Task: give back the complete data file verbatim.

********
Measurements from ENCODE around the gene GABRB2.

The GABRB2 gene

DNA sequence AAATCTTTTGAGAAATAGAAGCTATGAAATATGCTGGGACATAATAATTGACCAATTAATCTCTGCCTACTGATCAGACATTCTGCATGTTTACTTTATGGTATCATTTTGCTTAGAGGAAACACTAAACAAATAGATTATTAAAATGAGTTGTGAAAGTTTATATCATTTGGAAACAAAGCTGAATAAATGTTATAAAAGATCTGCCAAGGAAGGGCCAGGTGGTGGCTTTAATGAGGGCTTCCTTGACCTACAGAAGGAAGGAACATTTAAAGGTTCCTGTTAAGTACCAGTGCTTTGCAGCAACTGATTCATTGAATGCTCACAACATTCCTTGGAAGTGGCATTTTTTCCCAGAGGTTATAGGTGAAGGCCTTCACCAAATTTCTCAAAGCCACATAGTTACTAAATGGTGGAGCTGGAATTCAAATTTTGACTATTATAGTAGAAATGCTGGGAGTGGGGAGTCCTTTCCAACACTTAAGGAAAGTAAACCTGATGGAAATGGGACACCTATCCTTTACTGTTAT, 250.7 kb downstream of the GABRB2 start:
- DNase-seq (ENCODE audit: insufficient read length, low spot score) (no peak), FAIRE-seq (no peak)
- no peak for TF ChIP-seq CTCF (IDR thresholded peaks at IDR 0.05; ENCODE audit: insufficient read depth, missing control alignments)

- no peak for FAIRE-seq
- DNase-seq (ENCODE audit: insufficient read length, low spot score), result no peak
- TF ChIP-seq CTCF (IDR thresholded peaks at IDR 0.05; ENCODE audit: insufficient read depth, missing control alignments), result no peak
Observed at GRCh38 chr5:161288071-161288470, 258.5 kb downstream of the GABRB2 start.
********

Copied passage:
Measurements from ENCODE around the gene GABRB2.

The GABRB2 gene

DNA sequence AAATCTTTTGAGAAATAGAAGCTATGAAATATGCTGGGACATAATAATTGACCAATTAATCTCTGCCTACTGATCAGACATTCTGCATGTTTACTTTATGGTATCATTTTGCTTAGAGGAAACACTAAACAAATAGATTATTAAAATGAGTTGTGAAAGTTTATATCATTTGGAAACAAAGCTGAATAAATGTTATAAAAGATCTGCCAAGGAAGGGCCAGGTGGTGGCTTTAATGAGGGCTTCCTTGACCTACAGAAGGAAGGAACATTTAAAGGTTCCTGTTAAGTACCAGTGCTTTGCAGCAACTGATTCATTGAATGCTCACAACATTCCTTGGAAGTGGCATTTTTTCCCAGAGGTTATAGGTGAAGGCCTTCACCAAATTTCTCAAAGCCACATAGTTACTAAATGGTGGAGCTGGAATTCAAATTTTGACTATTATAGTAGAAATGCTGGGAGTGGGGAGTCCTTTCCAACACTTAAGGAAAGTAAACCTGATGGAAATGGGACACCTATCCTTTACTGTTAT, 250.7 kb downstream of the GABRB2 start:
- DNase-seq (ENCODE audit: insufficient read length, low spot score) (no peak), FAIRE-seq (no peak)
- no peak for TF ChIP-seq CTCF (IDR thresholded peaks at IDR 0.05; ENCODE audit: insufficient read depth, missing control alignments)

- no peak for FAIRE-seq
- DNase-seq (ENCODE audit: insufficient read length, low spot score), result no peak
- TF ChIP-seq CTCF (IDR thresholded peaks at IDR 0.05; ENCODE audit: insufficient read depth, missing control alignments), result no peak
Observed at GRCh38 chr5:161288071-161288470, 258.5 kb downstream of the GABRB2 start.